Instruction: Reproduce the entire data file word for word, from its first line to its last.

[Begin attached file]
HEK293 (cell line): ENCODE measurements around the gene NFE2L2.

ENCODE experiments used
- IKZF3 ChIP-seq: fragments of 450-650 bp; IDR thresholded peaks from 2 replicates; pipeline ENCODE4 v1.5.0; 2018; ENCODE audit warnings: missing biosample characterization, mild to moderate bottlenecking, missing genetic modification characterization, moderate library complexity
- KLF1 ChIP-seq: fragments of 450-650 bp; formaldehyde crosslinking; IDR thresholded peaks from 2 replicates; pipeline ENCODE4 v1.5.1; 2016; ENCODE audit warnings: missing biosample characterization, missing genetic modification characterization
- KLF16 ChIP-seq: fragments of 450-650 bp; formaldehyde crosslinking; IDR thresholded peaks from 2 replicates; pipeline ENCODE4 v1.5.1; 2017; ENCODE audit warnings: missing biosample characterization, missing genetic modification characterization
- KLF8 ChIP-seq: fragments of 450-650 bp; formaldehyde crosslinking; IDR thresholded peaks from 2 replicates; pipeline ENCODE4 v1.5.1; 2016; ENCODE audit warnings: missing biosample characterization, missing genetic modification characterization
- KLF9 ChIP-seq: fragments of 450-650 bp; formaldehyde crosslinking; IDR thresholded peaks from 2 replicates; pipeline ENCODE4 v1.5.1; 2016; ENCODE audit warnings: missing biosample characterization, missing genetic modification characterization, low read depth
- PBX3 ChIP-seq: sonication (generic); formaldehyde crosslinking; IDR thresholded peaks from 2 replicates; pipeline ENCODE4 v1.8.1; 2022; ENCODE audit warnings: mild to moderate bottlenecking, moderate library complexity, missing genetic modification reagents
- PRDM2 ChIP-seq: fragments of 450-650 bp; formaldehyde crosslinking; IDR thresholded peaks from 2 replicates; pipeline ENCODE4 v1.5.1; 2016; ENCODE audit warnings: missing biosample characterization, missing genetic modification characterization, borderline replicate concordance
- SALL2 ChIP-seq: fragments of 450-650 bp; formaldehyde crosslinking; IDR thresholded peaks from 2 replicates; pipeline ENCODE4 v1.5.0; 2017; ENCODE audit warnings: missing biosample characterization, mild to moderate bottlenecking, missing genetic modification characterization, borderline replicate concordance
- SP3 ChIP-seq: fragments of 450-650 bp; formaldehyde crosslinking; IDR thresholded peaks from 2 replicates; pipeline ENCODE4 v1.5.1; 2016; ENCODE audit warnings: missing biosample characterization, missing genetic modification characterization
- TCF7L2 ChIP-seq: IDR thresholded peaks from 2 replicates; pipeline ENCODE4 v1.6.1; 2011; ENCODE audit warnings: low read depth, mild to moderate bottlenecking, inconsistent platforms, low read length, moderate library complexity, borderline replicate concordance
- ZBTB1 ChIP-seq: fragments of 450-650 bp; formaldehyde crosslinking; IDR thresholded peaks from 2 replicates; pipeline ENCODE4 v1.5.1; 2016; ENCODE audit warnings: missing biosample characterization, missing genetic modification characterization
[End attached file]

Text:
HEK293 (cell line): ENCODE measurements around the gene NFE2L2.

ENCODE experiments used
- IKZF3 ChIP-seq: fragments of 450-650 bp; IDR thresholded peaks from 2 replicates; pipeline ENCODE4 v1.5.0; 2018; ENCODE audit warnings: missing biosample characterization, mild to moderate bottlenecking, missing genetic modification characterization, moderate library complexity
- KLF1 ChIP-seq: fragments of 450-650 bp; formaldehyde crosslinking; IDR thresholded peaks from 2 replicates; pipeline ENCODE4 v1.5.1; 2016; ENCODE audit warnings: missing biosample characterization, missing genetic modification characterization
- KLF16 ChIP-seq: fragments of 450-650 bp; formaldehyde crosslinking; IDR thresholded peaks from 2 replicates; pipeline ENCODE4 v1.5.1; 2017; ENCODE audit warnings: missing biosample characterization, missing genetic modification characterization
- KLF8 ChIP-seq: fragments of 450-650 bp; formaldehyde crosslinking; IDR thresholded peaks from 2 replicates; pipeline ENCODE4 v1.5.1; 2016; ENCODE audit warnings: missing biosample characterization, missing genetic modification characterization
- KLF9 ChIP-seq: fragments of 450-650 bp; formaldehyde crosslinking; IDR thresholded peaks from 2 replicates; pipeline ENCODE4 v1.5.1; 2016; ENCODE audit warnings: missing biosample characterization, missing genetic modification characterization, low read depth
- PBX3 ChIP-seq: sonication (generic); formaldehyde crosslinking; IDR thresholded peaks from 2 replicates; pipeline ENCODE4 v1.8.1; 2022; ENCODE audit warnings: mild to moderate bottlenecking, moderate library complexity, missing genetic modification reagents
- PRDM2 ChIP-seq: fragments of 450-650 bp; formaldehyde crosslinking; IDR thresholded peaks from 2 replicates; pipeline ENCODE4 v1.5.1; 2016; ENCODE audit warnings: missing biosample characterization, missing genetic modification characterization, borderline replicate concordance
- SALL2 ChIP-seq: fragments of 450-650 bp; formaldehyde crosslinking; IDR thresholded peaks from 2 replicates; pipeline ENCODE4 v1.5.0; 2017; ENCODE audit warnings: missing biosample characterization, mild to moderate bottlenecking, missing genetic modification characterization, borderline replicate concordance
- SP3 ChIP-seq: fragments of 450-650 bp; formaldehyde crosslinking; IDR thresholded peaks from 2 replicates; pipeline ENCODE4 v1.5.1; 2016; ENCODE audit warnings: missing biosample characterization, missing genetic modification characterization
- TCF7L2 ChIP-seq: IDR thresholded peaks from 2 replicates; pipeline ENCODE4 v1.6.1; 2011; ENCODE audit warnings: low read depth, mild to moderate bottlenecking, inconsistent platforms, low read length, moderate library complexity, borderline replicate concordance
- ZBTB1 ChIP-seq: fragments of 450-650 bp; formaldehyde crosslinking; IDR thresholded peaks from 2 replicates; pipeline ENCODE4 v1.5.1; 2016; ENCODE audit warnings: missing biosample characterization, missing genetic modification characterization